Writing Your First Draft

We’re back to the writing posts – short and sweet posts that won’t take all day to read (don’t take all day to write either) and hopefully with little insights into creating better writing. And today we’re going to talk about what makes a first draft.

You’d think this would be a simple topic that wouldn’t take long to cover, and it won’t, but you may be surprised too – your first draft is not perfect, and will not be perfect until you have made a least a few revisions by which time you can no longer call it your first draft.

Your first draft, in reality, is just the time and space to get your ideas down in some semblance of order – or not, as the case may be. By the time your manuscript has been through multiple revisions and edits, your first draft is unlikely to be recognisable unless you’ve been sneaky – cheating and bringing your red pen into that drafting room.

Here are some techniques that I follow for writing a first draft:

(1)    Leave your baggage at the door – that means your family, your friends, your marriage or money problems; forget them all and concentrate on what you are writing.

(2)   Whether you are using traditional pen and paper or the computer – red pens are not allowed. Turn off that spelling and grammar checker on your word processing programme, leave the dictionary alone – there is no place for these things in your first draft.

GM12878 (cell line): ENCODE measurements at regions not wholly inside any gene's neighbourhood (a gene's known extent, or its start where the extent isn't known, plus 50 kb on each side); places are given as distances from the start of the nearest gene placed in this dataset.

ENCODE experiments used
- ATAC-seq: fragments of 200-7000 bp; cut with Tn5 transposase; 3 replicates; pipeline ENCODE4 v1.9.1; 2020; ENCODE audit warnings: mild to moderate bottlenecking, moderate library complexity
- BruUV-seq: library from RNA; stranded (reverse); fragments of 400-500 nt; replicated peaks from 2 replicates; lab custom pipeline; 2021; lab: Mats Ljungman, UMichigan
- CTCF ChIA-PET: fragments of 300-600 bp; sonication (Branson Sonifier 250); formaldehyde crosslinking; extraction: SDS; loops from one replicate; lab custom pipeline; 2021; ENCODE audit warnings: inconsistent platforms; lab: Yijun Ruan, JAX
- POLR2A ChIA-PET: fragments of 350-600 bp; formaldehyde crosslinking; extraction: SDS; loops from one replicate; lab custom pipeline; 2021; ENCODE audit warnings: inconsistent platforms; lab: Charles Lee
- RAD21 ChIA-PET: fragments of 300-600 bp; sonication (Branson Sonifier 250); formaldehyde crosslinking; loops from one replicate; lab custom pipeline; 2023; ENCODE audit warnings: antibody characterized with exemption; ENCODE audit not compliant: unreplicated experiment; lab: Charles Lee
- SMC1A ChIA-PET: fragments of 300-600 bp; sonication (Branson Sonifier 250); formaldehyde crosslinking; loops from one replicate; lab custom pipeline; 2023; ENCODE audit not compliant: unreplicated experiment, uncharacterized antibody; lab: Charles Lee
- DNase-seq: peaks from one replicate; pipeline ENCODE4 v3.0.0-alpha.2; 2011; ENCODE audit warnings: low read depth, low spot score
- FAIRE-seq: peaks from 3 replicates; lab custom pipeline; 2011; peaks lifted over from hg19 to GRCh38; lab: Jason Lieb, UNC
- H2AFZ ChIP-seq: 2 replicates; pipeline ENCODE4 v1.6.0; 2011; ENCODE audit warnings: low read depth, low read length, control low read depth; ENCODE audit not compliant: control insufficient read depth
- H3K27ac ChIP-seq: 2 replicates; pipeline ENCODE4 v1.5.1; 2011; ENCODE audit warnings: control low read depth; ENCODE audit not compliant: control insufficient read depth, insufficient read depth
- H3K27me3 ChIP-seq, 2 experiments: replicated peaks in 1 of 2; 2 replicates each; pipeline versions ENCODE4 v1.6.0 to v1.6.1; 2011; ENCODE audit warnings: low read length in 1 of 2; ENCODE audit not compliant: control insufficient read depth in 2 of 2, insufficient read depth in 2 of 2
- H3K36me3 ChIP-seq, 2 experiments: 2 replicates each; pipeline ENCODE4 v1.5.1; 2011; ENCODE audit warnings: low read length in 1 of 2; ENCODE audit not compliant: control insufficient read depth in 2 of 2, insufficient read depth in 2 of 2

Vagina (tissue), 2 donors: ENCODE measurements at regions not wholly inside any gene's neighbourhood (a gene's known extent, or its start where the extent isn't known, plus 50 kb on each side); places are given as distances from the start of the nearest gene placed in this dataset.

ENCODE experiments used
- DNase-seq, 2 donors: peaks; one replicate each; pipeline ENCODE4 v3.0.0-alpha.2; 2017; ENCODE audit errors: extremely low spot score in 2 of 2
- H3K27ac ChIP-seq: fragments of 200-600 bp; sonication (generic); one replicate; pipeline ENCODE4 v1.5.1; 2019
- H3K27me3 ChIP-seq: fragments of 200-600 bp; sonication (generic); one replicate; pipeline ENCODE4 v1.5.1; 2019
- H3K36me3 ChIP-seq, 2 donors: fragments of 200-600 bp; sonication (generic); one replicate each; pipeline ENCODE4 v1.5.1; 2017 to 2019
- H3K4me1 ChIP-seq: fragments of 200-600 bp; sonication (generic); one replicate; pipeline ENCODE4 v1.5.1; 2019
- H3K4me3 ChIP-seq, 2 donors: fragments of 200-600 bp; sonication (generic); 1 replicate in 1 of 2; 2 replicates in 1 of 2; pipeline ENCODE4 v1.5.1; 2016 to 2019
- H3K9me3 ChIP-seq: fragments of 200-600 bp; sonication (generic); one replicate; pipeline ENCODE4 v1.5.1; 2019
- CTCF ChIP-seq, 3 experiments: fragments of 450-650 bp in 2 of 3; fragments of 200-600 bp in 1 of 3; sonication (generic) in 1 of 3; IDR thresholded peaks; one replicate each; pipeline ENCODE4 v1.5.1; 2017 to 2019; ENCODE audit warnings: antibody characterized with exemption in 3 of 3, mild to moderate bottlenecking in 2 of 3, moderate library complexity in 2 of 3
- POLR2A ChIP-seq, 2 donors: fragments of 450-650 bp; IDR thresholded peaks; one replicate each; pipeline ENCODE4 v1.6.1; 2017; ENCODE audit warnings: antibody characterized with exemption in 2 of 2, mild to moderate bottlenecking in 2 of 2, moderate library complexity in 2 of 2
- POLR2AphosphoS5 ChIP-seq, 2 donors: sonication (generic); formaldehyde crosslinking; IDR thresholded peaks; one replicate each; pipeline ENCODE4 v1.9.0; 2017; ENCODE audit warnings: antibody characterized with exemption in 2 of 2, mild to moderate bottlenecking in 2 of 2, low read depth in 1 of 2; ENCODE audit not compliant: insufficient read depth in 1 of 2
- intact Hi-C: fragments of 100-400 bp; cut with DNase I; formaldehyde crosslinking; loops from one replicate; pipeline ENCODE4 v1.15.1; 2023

(3)   Write using double line spacing – whether you are writing on a screen or on paper, this makes for easier reading on screen and easier editing later if you’re using pen and paper.

Here are some further tips I just found through CopyBlogger that may also help.

Do you have any further tips to add? How do you write your first draft? Share in the comments below.

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2 thoughts on “Writing Your First Draft

  1. I follow the same sort of guidelines– sometimes it gets hard for me to concentrate- so I block out a couple hours at a time and tell myself that I can do whatever I want after- but I can’t get up and must try to constantly be typing for those 2 hours— great tips! Especially with NaNoWriMo here 🙂

    • I’ve never actually managed to concentrate for the entire time I block out for writing. I find I absolutely have to get up and have a drink or walk the feeling back into my leg or something else equally vital. But I tend to find that if I let myself have a few minutes break every now and then, I can usually still get a lot done. And yes, I’m going with a bit of a NaNoWriMo theme at the moment since I wasn’t organised enough to actually write the 50,000 words myself this month. It seems to just sneak up on me without enough warning.

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